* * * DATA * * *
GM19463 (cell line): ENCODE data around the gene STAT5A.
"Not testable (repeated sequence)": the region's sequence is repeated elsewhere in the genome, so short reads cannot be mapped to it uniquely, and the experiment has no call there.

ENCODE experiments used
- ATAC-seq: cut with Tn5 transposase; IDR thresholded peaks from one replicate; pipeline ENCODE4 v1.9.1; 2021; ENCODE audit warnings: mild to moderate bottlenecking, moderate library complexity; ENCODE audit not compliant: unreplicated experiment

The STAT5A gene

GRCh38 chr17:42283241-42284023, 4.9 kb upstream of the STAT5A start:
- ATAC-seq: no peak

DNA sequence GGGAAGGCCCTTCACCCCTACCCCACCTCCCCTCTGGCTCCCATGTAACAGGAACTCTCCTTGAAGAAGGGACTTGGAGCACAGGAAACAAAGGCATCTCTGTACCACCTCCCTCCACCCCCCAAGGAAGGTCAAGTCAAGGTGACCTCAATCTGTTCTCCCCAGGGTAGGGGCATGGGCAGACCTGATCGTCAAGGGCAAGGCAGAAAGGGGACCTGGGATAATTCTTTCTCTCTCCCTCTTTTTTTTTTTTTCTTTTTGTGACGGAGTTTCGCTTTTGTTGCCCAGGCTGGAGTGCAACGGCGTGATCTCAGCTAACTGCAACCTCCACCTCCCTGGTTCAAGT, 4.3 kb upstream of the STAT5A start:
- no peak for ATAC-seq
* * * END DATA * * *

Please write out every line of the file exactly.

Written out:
GM19463 (cell line): ENCODE data around the gene STAT5A.
"Not testable (repeated sequence)": the region's sequence is repeated elsewhere in the genome, so short reads cannot be mapped to it uniquely, and the experiment has no call there.

ENCODE experiments used
- ATAC-seq: cut with Tn5 transposase; IDR thresholded peaks from one replicate; pipeline ENCODE4 v1.9.1; 2021; ENCODE audit warnings: mild to moderate bottlenecking, moderate library complexity; ENCODE audit not compliant: unreplicated experiment

The STAT5A gene

GRCh38 chr17:42283241-42284023, 4.9 kb upstream of the STAT5A start:
- ATAC-seq: no peak

DNA sequence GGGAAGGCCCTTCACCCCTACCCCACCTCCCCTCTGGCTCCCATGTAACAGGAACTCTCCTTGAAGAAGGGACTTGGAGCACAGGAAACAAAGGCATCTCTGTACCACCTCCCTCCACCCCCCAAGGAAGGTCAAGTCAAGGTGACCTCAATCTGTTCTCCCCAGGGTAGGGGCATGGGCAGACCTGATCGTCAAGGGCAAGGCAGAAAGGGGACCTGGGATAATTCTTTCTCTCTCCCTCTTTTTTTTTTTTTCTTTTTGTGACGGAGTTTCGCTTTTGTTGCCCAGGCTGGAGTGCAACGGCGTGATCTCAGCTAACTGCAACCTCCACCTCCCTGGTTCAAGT, 4.3 kb upstream of the STAT5A start:
- no peak for ATAC-seq